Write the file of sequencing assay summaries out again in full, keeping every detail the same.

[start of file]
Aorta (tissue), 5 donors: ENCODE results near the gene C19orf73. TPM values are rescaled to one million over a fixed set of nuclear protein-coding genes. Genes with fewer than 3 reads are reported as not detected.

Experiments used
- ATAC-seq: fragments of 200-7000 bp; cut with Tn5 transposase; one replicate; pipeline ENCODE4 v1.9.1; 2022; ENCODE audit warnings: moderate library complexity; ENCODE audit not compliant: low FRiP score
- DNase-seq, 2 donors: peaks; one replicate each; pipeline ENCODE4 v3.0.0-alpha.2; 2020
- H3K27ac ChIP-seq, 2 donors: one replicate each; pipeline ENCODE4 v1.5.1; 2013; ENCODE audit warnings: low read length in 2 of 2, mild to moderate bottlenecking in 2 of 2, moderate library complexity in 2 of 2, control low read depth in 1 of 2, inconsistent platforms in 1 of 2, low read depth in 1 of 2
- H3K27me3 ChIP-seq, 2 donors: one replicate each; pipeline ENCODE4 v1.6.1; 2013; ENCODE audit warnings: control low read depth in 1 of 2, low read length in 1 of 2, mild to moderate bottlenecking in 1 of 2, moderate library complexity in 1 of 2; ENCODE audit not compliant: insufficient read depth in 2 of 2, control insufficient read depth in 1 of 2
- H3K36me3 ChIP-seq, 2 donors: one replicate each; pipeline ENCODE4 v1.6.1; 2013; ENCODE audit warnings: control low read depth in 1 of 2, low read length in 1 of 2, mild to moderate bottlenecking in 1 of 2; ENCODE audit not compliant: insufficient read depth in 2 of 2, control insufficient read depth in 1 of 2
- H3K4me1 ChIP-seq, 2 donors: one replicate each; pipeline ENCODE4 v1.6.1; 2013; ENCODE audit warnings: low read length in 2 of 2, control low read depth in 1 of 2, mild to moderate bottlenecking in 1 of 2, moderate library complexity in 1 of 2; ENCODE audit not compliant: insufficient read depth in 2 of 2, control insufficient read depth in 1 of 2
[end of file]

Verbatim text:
Aorta (tissue), 5 donors: ENCODE results near the gene C19orf73. TPM values are rescaled to one million over a fixed set of nuclear protein-coding genes. Genes with fewer than 3 reads are reported as not detected.

Experiments used
- ATAC-seq: fragments of 200-7000 bp; cut with Tn5 transposase; one replicate; pipeline ENCODE4 v1.9.1; 2022; ENCODE audit warnings: moderate library complexity; ENCODE audit not compliant: low FRiP score
- DNase-seq, 2 donors: peaks; one replicate each; pipeline ENCODE4 v3.0.0-alpha.2; 2020
- H3K27ac ChIP-seq, 2 donors: one replicate each; pipeline ENCODE4 v1.5.1; 2013; ENCODE audit warnings: low read length in 2 of 2, mild to moderate bottlenecking in 2 of 2, moderate library complexity in 2 of 2, control low read depth in 1 of 2, inconsistent platforms in 1 of 2, low read depth in 1 of 2
- H3K27me3 ChIP-seq, 2 donors: one replicate each; pipeline ENCODE4 v1.6.1; 2013; ENCODE audit warnings: control low read depth in 1 of 2, low read length in 1 of 2, mild to moderate bottlenecking in 1 of 2, moderate library complexity in 1 of 2; ENCODE audit not compliant: insufficient read depth in 2 of 2, control insufficient read depth in 1 of 2
- H3K36me3 ChIP-seq, 2 donors: one replicate each; pipeline ENCODE4 v1.6.1; 2013; ENCODE audit warnings: control low read depth in 1 of 2, low read length in 1 of 2, mild to moderate bottlenecking in 1 of 2; ENCODE audit not compliant: insufficient read depth in 2 of 2, control insufficient read depth in 1 of 2
- H3K4me1 ChIP-seq, 2 donors: one replicate each; pipeline ENCODE4 v1.6.1; 2013; ENCODE audit warnings: low read length in 2 of 2, control low read depth in 1 of 2, mild to moderate bottlenecking in 1 of 2, moderate library complexity in 1 of 2; ENCODE audit not compliant: insufficient read depth in 2 of 2, control insufficient read depth in 1 of 2